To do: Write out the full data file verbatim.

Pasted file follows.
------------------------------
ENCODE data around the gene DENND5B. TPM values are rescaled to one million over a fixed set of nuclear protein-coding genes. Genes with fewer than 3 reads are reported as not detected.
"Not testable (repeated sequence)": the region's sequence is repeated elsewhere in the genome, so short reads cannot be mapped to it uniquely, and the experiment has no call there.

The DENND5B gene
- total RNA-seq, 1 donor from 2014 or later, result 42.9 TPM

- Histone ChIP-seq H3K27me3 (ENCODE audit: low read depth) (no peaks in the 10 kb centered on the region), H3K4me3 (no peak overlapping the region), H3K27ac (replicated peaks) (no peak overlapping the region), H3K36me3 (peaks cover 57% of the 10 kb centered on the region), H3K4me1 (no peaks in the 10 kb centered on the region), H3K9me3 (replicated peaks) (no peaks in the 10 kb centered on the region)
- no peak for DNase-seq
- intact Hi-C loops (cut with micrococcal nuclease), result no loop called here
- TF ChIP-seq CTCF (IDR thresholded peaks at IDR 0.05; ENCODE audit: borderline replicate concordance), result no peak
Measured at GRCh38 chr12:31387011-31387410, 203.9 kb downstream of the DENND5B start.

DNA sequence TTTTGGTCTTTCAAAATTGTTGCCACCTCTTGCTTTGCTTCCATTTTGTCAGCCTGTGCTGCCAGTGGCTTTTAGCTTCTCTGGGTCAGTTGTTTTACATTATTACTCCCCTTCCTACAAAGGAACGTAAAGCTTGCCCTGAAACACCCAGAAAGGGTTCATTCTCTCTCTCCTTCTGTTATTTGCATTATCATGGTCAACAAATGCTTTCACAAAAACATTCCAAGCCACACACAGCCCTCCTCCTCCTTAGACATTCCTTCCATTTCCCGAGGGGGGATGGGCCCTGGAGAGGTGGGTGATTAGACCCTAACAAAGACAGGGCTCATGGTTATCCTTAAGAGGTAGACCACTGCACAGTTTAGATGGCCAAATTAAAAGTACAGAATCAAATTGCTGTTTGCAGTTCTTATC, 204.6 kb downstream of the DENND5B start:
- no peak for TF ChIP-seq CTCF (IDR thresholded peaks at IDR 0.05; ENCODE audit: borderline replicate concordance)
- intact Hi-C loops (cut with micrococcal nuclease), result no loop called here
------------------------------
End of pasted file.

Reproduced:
ENCODE data around the gene DENND5B. TPM values are rescaled to one million over a fixed set of nuclear protein-coding genes. Genes with fewer than 3 reads are reported as not detected.
"Not testable (repeated sequence)": the region's sequence is repeated elsewhere in the genome, so short reads cannot be mapped to it uniquely, and the experiment has no call there.

The DENND5B gene
- total RNA-seq, 1 donor from 2014 or later, result 42.9 TPM

- Histone ChIP-seq H3K27me3 (ENCODE audit: low read depth) (no peaks in the 10 kb centered on the region), H3K4me3 (no peak overlapping the region), H3K27ac (replicated peaks) (no peak overlapping the region), H3K36me3 (peaks cover 57% of the 10 kb centered on the region), H3K4me1 (no peaks in the 10 kb centered on the region), H3K9me3 (replicated peaks) (no peaks in the 10 kb centered on the region)
- no peak for DNase-seq
- intact Hi-C loops (cut with micrococcal nuclease), result no loop called here
- TF ChIP-seq CTCF (IDR thresholded peaks at IDR 0.05; ENCODE audit: borderline replicate concordance), result no peak
Measured at GRCh38 chr12:31387011-31387410, 203.9 kb downstream of the DENND5B start.

DNA sequence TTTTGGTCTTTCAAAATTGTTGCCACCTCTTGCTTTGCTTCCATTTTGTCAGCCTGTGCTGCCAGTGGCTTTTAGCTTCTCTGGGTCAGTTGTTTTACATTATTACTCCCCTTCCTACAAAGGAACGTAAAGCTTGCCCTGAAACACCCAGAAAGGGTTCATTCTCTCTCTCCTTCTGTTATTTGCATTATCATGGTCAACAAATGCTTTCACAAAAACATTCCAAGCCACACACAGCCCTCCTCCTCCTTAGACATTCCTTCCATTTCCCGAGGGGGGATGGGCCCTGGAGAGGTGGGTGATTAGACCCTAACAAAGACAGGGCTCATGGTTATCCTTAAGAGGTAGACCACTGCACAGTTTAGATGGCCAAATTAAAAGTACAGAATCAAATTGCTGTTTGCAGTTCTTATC, 204.6 kb downstream of the DENND5B start:
- no peak for TF ChIP-seq CTCF (IDR thresholded peaks at IDR 0.05; ENCODE audit: borderline replicate concordance)
- intact Hi-C loops (cut with micrococcal nuclease), result no loop called here